Students of India loses founder, mentor

In Indian culture, a guru is something akin to a teacher, a leader or a mentor.

The Students of India Association has lost its guru.

A.N.V. Rao has been all of those things and more to countless students at USF as faculty adviser to SIA since forming the club in 1986. The math professor’s passing last week at age 70 left a seemingly irreplaceable void for the club.

Rao organized programs through SIA that help Indians who come to USF with things like finding accommodations and bringing them free groceries until they can get settled.

“When you come from India it’s a totally new country for you and you don’t know anyone,” SIA Special Events Director Darshan Divakaran said. “What he wanted to do was really make sure that the students, when they come here, they don’t get any cultural shock.”

SIA has grown from just three members when Rao started it to being one of USF’s largest student organizations, with around 500 students.

Divakaran described Rao as a “pillar” for SIA and its members.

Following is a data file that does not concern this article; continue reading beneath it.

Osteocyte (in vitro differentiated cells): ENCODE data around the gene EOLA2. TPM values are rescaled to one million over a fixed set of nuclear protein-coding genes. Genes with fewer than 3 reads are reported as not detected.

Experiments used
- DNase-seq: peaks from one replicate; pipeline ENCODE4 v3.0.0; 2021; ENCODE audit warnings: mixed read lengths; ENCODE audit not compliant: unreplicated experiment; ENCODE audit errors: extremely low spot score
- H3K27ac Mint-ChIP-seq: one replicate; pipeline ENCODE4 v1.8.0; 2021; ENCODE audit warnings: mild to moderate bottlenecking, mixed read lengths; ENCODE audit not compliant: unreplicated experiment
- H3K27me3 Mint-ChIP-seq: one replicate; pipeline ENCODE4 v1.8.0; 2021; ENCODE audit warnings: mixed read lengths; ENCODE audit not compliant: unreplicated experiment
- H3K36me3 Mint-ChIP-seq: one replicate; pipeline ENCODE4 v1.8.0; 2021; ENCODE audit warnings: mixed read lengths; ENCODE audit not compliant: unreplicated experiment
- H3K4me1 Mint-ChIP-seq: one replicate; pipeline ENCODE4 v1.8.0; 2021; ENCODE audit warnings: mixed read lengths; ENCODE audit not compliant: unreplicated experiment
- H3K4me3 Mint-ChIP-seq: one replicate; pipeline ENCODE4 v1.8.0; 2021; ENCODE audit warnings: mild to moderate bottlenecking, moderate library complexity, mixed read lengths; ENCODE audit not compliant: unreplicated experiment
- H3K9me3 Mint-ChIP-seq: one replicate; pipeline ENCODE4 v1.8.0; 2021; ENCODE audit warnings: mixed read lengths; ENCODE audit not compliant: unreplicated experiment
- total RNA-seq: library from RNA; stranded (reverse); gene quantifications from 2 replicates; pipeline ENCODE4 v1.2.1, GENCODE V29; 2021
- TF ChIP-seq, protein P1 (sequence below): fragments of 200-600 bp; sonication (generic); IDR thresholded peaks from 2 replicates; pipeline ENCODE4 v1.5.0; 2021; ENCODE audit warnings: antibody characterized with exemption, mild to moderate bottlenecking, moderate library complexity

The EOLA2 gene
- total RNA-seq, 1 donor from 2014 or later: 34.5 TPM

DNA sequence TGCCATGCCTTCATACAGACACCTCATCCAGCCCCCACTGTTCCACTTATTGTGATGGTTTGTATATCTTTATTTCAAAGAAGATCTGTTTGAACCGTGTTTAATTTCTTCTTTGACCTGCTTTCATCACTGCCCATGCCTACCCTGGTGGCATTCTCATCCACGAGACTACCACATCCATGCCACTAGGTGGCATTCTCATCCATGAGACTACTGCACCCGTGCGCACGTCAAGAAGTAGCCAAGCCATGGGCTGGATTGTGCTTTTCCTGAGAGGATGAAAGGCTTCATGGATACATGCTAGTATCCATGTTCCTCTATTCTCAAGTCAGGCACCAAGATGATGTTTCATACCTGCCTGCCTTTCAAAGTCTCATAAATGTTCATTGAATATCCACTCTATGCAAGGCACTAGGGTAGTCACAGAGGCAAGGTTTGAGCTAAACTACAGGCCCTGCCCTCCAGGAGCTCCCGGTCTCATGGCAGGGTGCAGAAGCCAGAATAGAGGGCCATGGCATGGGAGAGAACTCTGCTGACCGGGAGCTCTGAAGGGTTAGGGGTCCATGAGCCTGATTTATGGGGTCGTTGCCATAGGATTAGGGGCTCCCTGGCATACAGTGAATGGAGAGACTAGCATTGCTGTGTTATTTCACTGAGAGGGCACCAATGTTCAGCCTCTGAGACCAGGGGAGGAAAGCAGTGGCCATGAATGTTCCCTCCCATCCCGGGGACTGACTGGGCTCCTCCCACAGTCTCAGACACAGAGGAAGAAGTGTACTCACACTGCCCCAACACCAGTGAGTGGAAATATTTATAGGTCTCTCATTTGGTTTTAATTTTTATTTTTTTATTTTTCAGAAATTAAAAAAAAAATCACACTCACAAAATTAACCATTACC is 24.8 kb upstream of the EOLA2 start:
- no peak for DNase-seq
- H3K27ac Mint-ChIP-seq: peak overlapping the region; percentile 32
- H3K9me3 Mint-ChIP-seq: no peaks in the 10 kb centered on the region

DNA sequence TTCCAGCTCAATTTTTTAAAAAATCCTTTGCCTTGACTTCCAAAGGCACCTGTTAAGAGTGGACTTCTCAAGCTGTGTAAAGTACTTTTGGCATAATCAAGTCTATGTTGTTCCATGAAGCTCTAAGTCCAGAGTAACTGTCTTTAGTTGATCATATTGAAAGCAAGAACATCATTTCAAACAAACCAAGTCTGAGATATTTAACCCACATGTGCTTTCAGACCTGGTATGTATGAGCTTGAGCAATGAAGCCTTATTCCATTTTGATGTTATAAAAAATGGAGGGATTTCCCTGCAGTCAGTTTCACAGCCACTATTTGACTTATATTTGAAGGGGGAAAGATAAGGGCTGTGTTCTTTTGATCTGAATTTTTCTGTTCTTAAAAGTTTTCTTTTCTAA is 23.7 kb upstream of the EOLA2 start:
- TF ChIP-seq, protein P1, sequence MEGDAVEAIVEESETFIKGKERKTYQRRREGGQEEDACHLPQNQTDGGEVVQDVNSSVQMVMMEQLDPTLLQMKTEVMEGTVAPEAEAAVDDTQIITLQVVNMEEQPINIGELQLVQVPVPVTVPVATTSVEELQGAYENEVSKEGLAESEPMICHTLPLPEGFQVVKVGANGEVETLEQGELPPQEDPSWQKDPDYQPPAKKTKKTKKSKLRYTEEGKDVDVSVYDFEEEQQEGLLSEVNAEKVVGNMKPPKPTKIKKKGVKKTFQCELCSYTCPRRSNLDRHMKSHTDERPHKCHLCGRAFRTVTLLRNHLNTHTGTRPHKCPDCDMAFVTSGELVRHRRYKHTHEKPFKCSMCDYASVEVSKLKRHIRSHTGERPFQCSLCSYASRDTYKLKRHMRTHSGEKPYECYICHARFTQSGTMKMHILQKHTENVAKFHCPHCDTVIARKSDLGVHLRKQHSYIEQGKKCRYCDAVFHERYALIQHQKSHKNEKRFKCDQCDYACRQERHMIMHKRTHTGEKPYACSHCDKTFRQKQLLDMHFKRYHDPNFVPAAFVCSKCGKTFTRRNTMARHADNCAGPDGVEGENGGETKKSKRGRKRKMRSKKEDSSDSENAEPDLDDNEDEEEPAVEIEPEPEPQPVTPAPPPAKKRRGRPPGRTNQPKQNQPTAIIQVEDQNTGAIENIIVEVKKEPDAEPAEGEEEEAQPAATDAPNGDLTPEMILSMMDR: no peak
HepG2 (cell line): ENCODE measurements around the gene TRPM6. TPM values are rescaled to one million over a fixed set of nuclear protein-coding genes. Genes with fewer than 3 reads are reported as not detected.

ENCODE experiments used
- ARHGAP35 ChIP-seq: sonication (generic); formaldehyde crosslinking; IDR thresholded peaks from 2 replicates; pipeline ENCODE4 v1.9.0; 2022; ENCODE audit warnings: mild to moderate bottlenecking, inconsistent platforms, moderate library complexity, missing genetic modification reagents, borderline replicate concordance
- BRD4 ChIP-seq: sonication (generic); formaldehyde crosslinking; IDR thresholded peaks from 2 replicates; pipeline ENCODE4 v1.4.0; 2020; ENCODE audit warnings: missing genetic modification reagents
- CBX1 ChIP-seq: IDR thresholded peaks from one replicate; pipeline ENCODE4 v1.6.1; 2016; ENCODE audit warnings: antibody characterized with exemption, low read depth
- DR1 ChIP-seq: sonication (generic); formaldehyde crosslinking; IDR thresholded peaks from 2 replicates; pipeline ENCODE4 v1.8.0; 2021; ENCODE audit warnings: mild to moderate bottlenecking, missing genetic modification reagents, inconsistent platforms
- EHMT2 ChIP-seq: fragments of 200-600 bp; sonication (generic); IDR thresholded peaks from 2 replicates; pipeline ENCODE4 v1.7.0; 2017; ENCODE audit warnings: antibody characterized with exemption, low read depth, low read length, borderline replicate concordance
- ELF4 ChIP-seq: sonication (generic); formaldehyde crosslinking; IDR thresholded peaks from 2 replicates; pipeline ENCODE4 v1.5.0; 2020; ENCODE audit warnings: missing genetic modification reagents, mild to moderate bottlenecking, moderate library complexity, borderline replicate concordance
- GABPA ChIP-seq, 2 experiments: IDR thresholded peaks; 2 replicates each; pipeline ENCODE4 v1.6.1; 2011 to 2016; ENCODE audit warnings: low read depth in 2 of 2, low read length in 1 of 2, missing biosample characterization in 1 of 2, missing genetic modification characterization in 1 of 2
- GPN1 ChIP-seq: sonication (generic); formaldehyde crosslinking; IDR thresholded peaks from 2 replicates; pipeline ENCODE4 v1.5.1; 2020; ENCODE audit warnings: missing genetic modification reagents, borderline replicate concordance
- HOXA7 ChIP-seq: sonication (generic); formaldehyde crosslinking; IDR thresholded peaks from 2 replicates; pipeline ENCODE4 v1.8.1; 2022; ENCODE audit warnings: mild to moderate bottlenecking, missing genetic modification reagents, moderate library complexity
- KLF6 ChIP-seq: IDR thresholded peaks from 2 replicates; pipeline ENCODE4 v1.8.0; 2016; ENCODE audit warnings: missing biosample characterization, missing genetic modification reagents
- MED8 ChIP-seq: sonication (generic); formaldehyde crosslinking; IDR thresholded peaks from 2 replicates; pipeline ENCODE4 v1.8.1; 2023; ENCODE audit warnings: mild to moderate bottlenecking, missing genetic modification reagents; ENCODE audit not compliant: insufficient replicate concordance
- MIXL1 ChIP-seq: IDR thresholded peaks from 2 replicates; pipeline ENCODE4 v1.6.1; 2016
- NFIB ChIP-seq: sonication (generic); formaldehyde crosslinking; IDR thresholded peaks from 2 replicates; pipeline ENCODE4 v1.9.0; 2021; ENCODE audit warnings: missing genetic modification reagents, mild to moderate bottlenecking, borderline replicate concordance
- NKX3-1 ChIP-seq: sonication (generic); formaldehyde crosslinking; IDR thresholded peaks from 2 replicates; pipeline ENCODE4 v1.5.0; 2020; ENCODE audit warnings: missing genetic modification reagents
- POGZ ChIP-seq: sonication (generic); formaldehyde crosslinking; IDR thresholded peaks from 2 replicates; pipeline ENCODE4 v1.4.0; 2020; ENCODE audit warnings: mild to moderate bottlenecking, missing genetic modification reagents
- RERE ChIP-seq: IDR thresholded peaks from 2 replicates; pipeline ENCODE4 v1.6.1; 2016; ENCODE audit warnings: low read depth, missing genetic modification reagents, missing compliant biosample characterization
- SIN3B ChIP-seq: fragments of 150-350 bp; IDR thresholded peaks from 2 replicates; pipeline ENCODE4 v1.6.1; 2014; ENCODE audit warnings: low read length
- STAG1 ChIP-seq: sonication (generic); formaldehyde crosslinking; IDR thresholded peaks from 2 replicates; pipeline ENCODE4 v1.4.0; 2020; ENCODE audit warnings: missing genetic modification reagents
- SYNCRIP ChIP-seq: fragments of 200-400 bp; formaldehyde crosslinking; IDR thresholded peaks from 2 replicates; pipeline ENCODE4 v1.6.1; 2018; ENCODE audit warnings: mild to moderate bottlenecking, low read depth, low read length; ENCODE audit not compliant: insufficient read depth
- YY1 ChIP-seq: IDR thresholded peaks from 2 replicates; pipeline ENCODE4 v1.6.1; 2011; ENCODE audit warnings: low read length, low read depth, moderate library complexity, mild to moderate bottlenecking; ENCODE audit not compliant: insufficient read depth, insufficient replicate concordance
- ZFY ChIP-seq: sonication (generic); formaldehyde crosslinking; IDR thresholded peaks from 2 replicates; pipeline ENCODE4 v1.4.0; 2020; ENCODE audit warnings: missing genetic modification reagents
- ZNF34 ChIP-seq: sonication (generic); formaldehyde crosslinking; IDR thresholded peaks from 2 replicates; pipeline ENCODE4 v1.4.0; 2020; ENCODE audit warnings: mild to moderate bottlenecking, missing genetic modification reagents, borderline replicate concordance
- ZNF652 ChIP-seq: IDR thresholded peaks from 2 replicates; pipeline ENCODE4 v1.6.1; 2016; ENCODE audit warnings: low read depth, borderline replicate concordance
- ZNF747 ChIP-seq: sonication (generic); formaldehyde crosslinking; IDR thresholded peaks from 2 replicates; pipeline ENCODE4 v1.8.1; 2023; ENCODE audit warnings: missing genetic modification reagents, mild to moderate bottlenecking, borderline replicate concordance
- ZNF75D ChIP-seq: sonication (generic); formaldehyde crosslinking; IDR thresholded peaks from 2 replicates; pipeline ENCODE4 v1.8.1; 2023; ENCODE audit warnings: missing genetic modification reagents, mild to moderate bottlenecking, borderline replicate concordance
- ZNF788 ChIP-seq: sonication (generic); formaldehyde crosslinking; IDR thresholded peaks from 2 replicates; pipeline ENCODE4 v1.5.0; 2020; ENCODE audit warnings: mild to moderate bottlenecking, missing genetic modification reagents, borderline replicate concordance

“When people have problems, anyone could go to him and say, ‘You know, I’m having this problem,’ and he’d help you out.” Divakaran said. “He’d make sure that problem didn’t exist.”

He said Rao was always there for SIA and its members, no matter what arose – such as when a member died while swimming at an off-campus apartment complex several years ago.

Divakaran said Rao comforted the students, told them not to worry, covered many of the costs involved with the incident and even handled sending the remains to India.

“He was there throughout it,” he said. “For SIA it was a new thing. We don’t know what to do when a person dies – how to send him back home.”

Rao’s colleagues in the math department had only kind words to describe him.

“Dr. Rao was a kind and selfless man whose immediate question on hearing of any difficulty was, ‘How can I help?'” Mathematics and Statistics Department Chair Marcus McWaters said.

Along with his contributions to USF, Rao also started the Urban Scholars Outreach Program (USOP), which is geared toward academically helping disadvantaged minority youths.

“USOP was designed to help students in grades K-12 develop the math, reading and writing skills that would carry them into college and beyond,” McWaters said. “It targeted African-American and Hispanic students in urban communities, and is a free educational supplement available to all.”

As proof of his impact on the community, Divakaran estimated that 500 people of all ethnic backgrounds attended Rao’s recent memorial service.

The USF Foundation is in the early stages of making a scholarship in Rao’s name and has starting collecting donations.

“It’s not really just for Indians, but for anyone who is deserving – good in their studies, but they can’t keep up with the money,” he said.